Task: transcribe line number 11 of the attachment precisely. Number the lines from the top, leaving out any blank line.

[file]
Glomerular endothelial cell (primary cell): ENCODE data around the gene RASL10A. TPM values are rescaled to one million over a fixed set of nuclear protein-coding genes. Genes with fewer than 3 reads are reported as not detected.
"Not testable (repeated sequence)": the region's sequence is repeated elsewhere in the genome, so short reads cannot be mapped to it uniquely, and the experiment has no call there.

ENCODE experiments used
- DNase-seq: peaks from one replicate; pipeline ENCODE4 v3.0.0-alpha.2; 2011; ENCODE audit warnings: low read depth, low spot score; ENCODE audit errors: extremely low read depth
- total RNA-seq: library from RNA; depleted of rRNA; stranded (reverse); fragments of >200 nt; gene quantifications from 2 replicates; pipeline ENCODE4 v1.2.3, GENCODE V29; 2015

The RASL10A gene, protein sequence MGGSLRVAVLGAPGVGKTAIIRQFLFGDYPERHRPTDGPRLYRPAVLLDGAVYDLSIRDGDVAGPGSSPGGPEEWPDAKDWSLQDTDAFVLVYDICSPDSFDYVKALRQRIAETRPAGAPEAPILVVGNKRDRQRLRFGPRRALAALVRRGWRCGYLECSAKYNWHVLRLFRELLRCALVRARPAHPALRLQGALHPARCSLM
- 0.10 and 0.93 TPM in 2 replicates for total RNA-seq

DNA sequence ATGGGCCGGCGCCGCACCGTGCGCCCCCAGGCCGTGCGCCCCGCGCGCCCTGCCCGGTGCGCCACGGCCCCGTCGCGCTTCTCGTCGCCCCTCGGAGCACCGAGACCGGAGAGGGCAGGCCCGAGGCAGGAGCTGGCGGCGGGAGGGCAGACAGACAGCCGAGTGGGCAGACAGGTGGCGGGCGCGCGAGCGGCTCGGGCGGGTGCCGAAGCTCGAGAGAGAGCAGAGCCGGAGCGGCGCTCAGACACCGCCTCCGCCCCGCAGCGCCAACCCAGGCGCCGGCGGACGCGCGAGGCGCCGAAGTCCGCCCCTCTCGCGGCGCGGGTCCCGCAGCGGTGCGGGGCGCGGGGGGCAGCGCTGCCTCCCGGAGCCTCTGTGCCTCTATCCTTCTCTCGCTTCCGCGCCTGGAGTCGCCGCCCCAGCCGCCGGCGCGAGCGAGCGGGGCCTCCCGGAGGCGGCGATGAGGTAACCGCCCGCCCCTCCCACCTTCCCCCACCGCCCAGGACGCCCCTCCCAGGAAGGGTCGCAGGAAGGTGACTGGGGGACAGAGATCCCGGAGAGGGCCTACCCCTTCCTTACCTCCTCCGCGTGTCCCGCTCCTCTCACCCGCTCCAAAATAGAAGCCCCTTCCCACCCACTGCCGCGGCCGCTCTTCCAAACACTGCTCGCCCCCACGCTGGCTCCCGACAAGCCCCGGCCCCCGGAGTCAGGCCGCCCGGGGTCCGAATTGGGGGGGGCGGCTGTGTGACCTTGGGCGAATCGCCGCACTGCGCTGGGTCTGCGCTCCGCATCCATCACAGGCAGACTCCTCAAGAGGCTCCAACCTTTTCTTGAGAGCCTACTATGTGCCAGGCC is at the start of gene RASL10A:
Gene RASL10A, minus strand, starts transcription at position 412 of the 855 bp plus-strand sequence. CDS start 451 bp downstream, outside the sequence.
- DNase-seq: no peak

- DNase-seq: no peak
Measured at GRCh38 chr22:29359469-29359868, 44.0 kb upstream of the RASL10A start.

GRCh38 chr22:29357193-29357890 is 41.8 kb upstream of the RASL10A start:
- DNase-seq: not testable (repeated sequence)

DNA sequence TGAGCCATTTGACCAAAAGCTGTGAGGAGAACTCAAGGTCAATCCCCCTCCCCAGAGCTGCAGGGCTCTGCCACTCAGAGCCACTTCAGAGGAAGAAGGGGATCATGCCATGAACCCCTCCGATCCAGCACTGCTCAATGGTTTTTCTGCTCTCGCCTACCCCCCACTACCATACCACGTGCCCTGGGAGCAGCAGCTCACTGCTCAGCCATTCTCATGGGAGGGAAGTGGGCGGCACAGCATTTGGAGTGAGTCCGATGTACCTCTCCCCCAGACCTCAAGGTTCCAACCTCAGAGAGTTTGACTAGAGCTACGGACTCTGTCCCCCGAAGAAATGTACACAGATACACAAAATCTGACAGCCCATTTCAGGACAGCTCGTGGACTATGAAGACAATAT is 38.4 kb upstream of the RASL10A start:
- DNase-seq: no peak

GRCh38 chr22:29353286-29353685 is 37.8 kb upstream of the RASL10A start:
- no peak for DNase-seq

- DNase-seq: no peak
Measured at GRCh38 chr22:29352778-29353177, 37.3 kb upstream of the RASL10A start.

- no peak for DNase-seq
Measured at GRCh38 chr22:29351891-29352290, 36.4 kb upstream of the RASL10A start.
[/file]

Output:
- DNase-seq: no peak